This is a prospective study of 2 cohorts.
Compare the clinical and radiologic outcome of 2 cohorts of unstable thoracolumbar and lumbar fractures treated by open posterior fixation (OPF) with bone graft or by percutaneous fixation (PCF) without grafting.
In recent years, PCF is the most common treatment of thoracolumbar fractures. To date, no studies have analyzed clinical outcomes in terms of return to work.
Two cohorts of patients with unstable thoracolumbar and lumbar fractures fractures (type A2, A3, and A4) without neurological symptoms underwent OPF (n=91) or PCF (n=54) between 2010 and 2015. A conventional radiologic study was performed in the preoperative, immediate postoperative period, 1-year, and 2-year follow-up. Clinical outcomes were evaluated by Visual Analog Scale and Oswestry Disability Index scores at 1-year and 2-year follow-up. The period to return to work and the type of work were also recorded.
The percentages of correction were significantly higher in cases operated by OPF: fracture angle (P<0.001), kyphotic deformity (P<0.001), vertebral compression (P<0.001), and displacement (P<0.001). Cases operated by PCF experienced greater loss of correction at 2-year follow-up, especially in fracture displacement (P<0.001), deformity angle (P<0.001), kyphotic deformity (P<0.001), and in the sagittal index (P<0.001). Besides this greater loss of correction, PCF cases showed better Visual Analog Scale (P<0.001) and Oswestry Disability Index scores (P<0.001) at final follow-up. The percentage of patients returning to the same heavy work position was higher in the PCF group (P<0.001) and in a shorter period of time (P<0.001).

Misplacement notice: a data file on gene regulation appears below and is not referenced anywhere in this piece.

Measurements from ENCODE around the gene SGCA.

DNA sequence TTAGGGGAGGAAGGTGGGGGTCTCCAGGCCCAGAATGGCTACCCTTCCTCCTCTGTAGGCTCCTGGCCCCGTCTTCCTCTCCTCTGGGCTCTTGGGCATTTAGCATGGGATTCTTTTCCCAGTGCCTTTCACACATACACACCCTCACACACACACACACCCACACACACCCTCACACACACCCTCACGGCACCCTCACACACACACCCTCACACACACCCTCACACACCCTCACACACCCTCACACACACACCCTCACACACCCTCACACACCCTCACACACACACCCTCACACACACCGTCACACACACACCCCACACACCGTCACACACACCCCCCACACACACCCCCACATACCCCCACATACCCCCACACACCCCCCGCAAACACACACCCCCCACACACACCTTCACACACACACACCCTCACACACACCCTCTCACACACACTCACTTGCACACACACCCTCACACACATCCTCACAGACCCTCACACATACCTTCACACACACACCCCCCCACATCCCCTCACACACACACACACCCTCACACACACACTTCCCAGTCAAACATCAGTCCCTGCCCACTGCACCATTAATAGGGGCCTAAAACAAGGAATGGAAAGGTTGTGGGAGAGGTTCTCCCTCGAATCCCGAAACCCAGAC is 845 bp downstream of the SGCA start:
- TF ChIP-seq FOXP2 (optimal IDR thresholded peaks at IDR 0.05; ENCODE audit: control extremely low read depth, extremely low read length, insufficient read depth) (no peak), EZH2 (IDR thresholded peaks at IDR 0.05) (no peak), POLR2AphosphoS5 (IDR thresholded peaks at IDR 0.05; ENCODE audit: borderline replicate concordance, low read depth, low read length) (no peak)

The greater loss of correction of patients undergoing PCF does not reflect the clinical outcomes that were significantly better as compared to patients undergoing open fixation with grafting. It would be useful to further evaluate if the radiological changes could have a long-term clinical significance.
*Department of Orthopedic Surgery and Traumatology, Hospital Infanta Cristina, Badajoz
†Department of Orthopedic Surgery, Hospital Ramón y Cajal
‡Department of Orthopedic Surgery and Traumatology, Hospital Madrid Sanchinarro, Madrid
§Institute for Research on Musculoskeletal Disorders, School of Medicine, Valencia Catholic University, Valencia, Spain
∥Department of Orthopedic Surgery and Traumatology, Hospital Vila Franca de Xira, Vila Franca de Xira, Portugal
¶Department of Spine Surgery of Sidney Kimmel Medical Center at Thomas Jefferson University, Philadelphia, PA
Dr Vaccaro has consulted or has done independent contracting for DePuy, Medtronic, Stryker Spine, Globus, Stout Medical, Gerson Lehrman Group, Guidepoint Global, Medacorp, Innovative Surgical Design, Orthobullets, Ellipse, and Vertex. He has also served on the scientific advisory board/board of directors/committees for Flagship Surgical, AO Spine, Innovative Surgical Design, and Association of Collaborative Spine Research. Dr Vaccaro has received royalty payments from Medtronic, Stryker Spine, Globus, Aesculap, Thieme, Jaypee, Elsevier, and Taylor Francis/Hodder and Stoughton. He has stock/stock option ownership interests in Replication Medica, Globus, Paradigm Spine, Stout Medical, Progressive Spinal Technologies, Advanced Spinal Intellectual Properties, Spine Medica, Computational Biodynamics, Spinology, In Vivo, Flagship Surgical, Cytonics, Bonovo Orthopaedics, Electrocore, Gamma Spine, Location Based Intelligence, FlowPharma, R.S.I., Rothman Institute and Related Properties, Innovative Surgical Design, and Avaz Surgical. He has also served as deputy editor/editor of Spine. In addition, Dr Vaccaro has also provided expert testimony. The remaining authors declare no conflict of interest.
Reprints: Carlos Barrios, MD, PhD, Institute for Research on Musculoskeletal Disorders, School of Medicine, Valencia Catholic University, Quevedo 2, Valencia 46001, Spain (e-mail: firstname.lastname@example.org).
Received February 28, 2018
Accepted October 1, 2018